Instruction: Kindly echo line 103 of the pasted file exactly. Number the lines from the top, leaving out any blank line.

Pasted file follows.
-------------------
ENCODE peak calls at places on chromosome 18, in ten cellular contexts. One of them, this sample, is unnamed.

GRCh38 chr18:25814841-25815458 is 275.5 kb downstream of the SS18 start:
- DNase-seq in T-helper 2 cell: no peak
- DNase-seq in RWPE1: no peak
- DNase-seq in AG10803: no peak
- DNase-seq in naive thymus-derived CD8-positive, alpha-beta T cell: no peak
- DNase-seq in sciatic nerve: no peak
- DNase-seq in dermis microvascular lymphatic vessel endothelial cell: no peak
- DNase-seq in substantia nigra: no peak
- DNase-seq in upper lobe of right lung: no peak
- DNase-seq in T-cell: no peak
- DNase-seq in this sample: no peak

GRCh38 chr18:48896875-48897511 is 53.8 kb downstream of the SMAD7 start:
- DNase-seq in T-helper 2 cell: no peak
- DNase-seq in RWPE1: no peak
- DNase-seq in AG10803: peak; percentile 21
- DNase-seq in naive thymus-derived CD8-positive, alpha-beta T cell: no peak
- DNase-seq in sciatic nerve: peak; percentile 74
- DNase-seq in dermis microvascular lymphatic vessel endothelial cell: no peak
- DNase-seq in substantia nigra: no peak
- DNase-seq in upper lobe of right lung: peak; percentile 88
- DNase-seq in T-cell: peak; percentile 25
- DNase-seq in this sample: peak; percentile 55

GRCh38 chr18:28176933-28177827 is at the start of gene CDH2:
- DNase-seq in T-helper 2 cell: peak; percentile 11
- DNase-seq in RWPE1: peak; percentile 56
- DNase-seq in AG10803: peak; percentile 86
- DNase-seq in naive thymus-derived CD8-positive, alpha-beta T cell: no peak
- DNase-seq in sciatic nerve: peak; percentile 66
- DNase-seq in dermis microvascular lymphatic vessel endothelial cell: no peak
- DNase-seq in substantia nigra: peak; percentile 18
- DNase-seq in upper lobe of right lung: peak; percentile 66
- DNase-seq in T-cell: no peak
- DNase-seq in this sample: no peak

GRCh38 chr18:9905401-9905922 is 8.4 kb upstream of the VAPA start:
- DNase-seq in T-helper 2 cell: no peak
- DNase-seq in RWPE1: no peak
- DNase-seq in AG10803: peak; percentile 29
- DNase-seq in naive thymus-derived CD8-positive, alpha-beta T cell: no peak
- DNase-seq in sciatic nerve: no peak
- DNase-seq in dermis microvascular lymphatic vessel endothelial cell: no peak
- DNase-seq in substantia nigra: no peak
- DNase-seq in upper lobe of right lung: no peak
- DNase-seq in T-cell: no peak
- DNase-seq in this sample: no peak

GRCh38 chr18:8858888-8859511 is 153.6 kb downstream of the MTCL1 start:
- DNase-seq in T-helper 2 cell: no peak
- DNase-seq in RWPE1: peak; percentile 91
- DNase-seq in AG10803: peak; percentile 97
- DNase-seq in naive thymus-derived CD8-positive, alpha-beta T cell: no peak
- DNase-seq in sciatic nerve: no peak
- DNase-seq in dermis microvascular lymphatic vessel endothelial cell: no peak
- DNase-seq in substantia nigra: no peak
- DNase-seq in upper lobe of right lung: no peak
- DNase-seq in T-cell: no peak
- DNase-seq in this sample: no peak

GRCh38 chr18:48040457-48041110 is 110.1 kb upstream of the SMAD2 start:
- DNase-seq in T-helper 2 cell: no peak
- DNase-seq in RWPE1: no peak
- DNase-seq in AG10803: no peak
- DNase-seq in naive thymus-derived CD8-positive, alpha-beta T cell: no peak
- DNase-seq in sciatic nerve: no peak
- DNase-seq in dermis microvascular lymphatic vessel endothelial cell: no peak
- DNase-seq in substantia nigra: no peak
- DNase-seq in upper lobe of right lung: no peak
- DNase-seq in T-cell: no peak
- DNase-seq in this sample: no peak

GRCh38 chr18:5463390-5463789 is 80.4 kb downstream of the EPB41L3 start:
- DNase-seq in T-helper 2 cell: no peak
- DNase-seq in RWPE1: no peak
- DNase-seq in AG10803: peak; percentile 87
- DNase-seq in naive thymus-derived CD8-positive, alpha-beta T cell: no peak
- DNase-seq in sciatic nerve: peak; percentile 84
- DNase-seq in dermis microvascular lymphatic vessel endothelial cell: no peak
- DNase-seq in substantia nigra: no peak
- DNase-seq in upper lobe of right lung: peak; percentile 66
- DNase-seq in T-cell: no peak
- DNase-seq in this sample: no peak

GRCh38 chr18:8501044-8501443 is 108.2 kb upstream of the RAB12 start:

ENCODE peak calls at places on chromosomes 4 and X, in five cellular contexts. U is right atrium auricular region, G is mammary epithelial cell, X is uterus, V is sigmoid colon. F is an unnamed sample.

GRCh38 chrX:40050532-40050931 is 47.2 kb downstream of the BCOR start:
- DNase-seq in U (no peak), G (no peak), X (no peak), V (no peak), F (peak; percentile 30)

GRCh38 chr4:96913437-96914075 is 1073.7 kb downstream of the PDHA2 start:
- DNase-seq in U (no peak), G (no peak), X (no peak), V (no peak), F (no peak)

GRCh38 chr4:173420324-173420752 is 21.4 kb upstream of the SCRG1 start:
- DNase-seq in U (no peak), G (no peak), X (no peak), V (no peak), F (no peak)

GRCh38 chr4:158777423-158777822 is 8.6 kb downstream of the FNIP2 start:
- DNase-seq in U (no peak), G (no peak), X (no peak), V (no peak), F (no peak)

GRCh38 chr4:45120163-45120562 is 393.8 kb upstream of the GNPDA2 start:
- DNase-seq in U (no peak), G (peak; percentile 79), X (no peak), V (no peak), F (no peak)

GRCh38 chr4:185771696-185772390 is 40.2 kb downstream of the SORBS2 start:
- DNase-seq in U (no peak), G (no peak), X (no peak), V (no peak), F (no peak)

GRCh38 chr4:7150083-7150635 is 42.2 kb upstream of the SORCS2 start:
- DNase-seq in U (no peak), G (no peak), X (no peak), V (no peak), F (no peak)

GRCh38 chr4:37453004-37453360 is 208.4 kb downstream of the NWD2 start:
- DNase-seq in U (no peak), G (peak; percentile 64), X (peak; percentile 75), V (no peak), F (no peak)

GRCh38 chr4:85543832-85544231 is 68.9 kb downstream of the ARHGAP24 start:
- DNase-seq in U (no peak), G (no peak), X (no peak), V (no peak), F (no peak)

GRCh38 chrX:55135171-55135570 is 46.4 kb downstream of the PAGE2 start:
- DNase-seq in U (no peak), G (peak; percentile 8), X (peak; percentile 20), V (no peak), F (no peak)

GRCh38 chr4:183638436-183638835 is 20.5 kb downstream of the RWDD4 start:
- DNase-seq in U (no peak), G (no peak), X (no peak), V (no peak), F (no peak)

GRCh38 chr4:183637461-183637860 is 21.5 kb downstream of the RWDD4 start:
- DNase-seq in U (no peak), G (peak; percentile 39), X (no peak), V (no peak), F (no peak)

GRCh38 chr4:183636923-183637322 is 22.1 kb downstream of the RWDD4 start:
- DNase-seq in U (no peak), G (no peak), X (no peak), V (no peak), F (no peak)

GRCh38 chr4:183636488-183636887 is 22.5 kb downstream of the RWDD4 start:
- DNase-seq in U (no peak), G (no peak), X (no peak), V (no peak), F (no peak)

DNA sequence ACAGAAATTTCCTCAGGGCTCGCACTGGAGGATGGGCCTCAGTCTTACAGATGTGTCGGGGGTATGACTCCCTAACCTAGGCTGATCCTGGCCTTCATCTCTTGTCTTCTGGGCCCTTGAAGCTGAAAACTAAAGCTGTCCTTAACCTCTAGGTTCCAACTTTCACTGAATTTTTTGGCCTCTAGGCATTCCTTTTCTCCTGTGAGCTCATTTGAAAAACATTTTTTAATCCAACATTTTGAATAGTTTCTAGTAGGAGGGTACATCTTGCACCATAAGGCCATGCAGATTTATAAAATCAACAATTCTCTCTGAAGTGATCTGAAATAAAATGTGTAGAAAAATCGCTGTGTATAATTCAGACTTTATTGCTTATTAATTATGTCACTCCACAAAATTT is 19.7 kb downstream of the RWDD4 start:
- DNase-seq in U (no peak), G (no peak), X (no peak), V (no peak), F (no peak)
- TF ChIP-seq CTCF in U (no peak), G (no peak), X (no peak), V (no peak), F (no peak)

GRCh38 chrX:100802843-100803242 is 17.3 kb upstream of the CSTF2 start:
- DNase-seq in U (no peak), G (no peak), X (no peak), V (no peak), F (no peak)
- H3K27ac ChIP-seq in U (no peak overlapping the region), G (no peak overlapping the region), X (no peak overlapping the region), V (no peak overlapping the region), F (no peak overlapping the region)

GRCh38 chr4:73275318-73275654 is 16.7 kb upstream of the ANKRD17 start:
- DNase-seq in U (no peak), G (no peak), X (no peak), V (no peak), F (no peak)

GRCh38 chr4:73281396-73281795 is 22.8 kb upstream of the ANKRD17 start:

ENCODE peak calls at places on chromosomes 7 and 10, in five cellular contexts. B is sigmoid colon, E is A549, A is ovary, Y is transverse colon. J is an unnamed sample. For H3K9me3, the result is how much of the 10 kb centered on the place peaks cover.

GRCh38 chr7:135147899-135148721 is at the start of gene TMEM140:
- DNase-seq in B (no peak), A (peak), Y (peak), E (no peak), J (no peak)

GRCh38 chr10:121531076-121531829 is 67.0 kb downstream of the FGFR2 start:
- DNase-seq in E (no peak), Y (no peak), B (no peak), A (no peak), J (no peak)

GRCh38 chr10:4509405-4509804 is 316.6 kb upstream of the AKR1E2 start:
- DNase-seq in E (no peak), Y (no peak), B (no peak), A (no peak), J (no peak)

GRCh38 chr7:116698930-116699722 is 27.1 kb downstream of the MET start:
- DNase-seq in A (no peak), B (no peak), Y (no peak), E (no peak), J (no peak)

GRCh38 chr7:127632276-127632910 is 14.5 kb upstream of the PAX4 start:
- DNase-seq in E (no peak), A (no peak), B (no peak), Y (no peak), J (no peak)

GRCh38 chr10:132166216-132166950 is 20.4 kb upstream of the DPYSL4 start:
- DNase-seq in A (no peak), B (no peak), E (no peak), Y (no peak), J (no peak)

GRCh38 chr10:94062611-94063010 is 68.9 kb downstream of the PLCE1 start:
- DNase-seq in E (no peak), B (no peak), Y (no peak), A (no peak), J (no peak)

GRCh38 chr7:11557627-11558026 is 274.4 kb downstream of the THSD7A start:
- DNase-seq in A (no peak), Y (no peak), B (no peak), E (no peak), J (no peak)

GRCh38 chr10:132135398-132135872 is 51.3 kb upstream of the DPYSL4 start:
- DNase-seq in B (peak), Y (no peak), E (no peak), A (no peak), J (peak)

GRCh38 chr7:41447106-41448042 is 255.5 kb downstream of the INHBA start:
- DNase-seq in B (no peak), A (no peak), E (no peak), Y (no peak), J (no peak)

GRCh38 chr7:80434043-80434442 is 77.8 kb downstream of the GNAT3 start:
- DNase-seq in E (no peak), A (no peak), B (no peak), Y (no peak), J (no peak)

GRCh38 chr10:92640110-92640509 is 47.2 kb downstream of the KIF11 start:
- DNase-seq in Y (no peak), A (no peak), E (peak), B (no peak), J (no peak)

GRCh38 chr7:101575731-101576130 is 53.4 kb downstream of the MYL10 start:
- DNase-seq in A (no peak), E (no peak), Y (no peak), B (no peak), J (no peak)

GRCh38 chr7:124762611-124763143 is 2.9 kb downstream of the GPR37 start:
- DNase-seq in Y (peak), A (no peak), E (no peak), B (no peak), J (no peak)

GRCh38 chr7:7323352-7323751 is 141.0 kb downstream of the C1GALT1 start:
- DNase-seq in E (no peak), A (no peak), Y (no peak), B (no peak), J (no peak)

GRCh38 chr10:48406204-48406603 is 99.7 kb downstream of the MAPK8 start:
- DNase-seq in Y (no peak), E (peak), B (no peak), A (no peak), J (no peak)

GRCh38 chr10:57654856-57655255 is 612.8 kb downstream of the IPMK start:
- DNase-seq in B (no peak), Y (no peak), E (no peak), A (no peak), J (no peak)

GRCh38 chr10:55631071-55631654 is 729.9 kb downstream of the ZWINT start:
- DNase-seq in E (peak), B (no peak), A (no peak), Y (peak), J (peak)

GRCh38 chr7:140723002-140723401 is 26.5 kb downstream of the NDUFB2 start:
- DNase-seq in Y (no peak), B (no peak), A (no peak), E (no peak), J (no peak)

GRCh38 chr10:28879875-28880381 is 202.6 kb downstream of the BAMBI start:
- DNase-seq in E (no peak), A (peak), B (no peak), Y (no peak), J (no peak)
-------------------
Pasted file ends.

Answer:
GRCh38 chr4:183637461-183637860 is 21.5 kb downstream of the RWDD4 start: